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Bernstein Medical In The News

Dr. Bernstein Featured Hair Transplant Pioneer In Departures Magazine

Departures - The State of Plastic Surgery 2012The January/February issue of Departures Magazine contains a feature called “The State of Plastic Surgery 2012″. The magazine covers topics such as how to find the best plastic surgeon, the use of stem cells in plastic surgery and the best hair loss therapies.

The section on hair loss offers a timeline of the major advances in the treatment of hair loss since its inception over 75 years ago.

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Hair Restoration Research

Latisse Drug as Hair Loss Treatment? Trials Under Way on New Formulation of Bimatoprost

Latisse, the brand name for the drug bimatoprost, is commonly used to promote eyelash growth in women who want their eyelashes to be longer, thicker, and darker, typically for cosmetic reasons.

In a publication on ClinicalTrials.gov, Allergan, the pharmaceutical company that produces Latisse, has announced a new study on the safety and efficacy of a new formulation of bimatoprost for use as a topical hair loss treatment for general baldness.

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Hair Restoration Answers

Why Is Hair Loss In Women Harder To Treat With A Hair Transplant Than Hair Loss In Men?

Q: Why is hair loss in women harder to treat with hair transplants than hair loss in men?

A: The majority of women present with diffuse hair loss (i.e. thinning all over) rather than the patterned hair loss seen in men (where the hair loss is localized to the front and top of the scalp).

Diffuse thinning presents two problems for a potential hair transplant candidate.

The first is that there is no permanent area where the hair can be taken from. If hair is taken from an area that is thinning, the transplanted hair will continue to thin after the procedure, since moving it doesn’t make it more permanent.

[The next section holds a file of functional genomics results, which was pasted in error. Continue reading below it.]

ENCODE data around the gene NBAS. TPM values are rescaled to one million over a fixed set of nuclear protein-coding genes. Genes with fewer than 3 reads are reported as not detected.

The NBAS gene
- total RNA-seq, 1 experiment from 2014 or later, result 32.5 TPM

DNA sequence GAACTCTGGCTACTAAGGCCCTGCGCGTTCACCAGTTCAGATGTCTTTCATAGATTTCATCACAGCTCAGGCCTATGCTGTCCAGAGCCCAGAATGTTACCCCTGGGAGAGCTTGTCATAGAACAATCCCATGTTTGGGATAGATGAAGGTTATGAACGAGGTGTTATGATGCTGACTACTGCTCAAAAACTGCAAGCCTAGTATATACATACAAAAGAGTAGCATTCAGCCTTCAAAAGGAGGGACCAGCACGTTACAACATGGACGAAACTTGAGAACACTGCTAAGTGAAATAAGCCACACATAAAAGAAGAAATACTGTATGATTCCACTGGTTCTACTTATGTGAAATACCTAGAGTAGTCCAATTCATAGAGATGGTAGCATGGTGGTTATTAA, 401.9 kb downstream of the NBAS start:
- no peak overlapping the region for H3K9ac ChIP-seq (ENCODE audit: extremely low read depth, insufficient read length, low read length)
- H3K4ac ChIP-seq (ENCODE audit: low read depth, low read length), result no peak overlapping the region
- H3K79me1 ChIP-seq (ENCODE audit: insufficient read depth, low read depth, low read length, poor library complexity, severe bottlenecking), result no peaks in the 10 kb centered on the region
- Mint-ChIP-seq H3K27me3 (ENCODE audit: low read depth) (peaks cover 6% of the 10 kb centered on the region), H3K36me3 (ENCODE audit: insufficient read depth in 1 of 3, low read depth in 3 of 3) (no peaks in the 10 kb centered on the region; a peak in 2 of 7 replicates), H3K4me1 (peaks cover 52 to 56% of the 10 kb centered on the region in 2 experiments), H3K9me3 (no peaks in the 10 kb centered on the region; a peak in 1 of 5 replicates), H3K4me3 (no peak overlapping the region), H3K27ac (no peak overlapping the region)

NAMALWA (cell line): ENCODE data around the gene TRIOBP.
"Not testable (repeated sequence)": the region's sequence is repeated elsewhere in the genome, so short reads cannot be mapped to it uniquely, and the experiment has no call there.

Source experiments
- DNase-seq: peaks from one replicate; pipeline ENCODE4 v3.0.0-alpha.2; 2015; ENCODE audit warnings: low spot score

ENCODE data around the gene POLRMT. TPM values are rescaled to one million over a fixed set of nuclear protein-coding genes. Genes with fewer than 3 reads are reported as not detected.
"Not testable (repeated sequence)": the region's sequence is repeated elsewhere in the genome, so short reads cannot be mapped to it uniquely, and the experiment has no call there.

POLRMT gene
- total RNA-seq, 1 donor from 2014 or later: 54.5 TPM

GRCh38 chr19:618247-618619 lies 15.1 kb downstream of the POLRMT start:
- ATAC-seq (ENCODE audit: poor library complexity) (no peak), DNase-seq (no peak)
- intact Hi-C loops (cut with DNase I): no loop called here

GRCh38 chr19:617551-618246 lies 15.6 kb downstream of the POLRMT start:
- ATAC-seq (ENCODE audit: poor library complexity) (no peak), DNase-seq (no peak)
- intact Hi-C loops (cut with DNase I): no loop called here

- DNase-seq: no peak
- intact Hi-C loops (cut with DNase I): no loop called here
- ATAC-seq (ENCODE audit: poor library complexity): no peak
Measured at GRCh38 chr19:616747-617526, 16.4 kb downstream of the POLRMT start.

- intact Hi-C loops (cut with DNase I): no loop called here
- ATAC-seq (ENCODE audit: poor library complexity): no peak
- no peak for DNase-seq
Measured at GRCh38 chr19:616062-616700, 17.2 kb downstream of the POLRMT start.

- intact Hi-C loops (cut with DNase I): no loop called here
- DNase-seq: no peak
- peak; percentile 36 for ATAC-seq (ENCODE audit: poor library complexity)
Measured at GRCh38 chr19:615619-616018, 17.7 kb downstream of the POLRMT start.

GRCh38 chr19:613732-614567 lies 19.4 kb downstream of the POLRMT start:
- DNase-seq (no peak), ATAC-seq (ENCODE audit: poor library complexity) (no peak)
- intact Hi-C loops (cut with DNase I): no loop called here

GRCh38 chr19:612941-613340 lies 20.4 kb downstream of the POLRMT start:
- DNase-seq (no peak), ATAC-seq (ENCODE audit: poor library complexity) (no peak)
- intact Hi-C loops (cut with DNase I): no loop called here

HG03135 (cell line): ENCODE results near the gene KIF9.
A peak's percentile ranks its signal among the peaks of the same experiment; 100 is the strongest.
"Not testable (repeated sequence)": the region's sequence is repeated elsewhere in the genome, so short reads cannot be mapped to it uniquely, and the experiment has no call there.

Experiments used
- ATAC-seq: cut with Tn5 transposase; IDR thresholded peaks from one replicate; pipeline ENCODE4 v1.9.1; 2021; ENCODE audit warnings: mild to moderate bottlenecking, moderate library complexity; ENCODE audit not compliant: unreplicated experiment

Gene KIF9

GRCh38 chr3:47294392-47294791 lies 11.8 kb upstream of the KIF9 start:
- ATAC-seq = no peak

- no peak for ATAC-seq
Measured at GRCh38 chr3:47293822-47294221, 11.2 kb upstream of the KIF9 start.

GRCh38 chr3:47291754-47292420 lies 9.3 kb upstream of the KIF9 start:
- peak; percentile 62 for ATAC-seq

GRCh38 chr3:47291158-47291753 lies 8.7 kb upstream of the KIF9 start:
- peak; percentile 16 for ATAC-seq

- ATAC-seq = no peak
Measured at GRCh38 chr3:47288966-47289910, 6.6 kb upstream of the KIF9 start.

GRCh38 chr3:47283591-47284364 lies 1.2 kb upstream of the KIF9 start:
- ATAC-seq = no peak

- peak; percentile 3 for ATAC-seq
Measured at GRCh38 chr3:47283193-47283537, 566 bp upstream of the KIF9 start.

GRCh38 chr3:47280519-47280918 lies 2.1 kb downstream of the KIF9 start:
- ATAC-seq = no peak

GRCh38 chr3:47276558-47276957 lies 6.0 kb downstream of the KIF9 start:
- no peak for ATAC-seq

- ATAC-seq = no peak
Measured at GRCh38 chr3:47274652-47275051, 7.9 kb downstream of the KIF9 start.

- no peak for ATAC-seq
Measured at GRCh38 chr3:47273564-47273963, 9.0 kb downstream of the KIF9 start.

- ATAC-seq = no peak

The second problem is that since the areas to be transplanted are thin, rather than completely bald, the existing hair in the area of the hair transplant is at some risk to shedding as a result of the procedure.

When women have a more defined pattern (i.e. more localized thinning on the front part of the scalp with a stable back and sides), they can make excellent candidates for surgery. This pattern occurs in about 20% of women. A small percentage of men have diffuse thinning and are, therefore, poor candidates for a hair restoration surgery as well.

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Hair Restoration Answers

Can a Woman be a Candidate for a Hair Transplant?

Q: I am female and thinning can I be a candidate for a Follicular Unit Hair Transplant?

A: If it turns out that you have female pattern hair loss, you may be a candidate a hair transplant, but would need to be evaluated by a doctor who specializes in surgical hair restoration.

In the evaluation, you should have your degree of hair loss assessed and donor supply measured, using an instrument called a densitometer, to be certain that you have enough permanent donor hair to meet your desired goals. For more information about hair loss in women, please see the Diagnosis of Hair Loss in Women page of the Bernstein Medical – Center for Hair Restoration website.

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Hair Restoration Answers

Why is there a Different Consultation Fee for Diffuse Thinning versus Patterned Hair Loss?

Q: Why is the consult fee more for diffuse thinning than for a regular visit? — B.F., Altherton, CA

A: Diffuse hair loss, more common in women, can be the result of a number of underlying medical conditions and therefore it usually requires an extended medical evaluation.

If you are a male or female with obvious diffuse thinning from androgenetic alopecia (common baldness), or if you have patterned hair loss where the diagnosis is straightforward, the fee is less because an extensive evaluation is not required.

Please visit our Hair Transplant Costs & Consultation Fees page for more information.

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Hair Restoration Answers

Can Hair Transplant Treat Hair Loss from Traction Alopecia?

Q: I am a Caucasian female that has experienced hair loss on the sides of my head from the height of the eyebrow to the ear due to traction. The hair loss has been present since my teen years. My job requires me to wear my hair up most of the time. Although I don’t wear it nearly as tight, I seem to continue to lose my hair in the front and on the top of my head. My hair also used to be very thick as a child and is now quite thin. I’m not sure if this is normal or something else is going on, but I am definitely interested in a hair transplant. — M.H., Larchmont, NY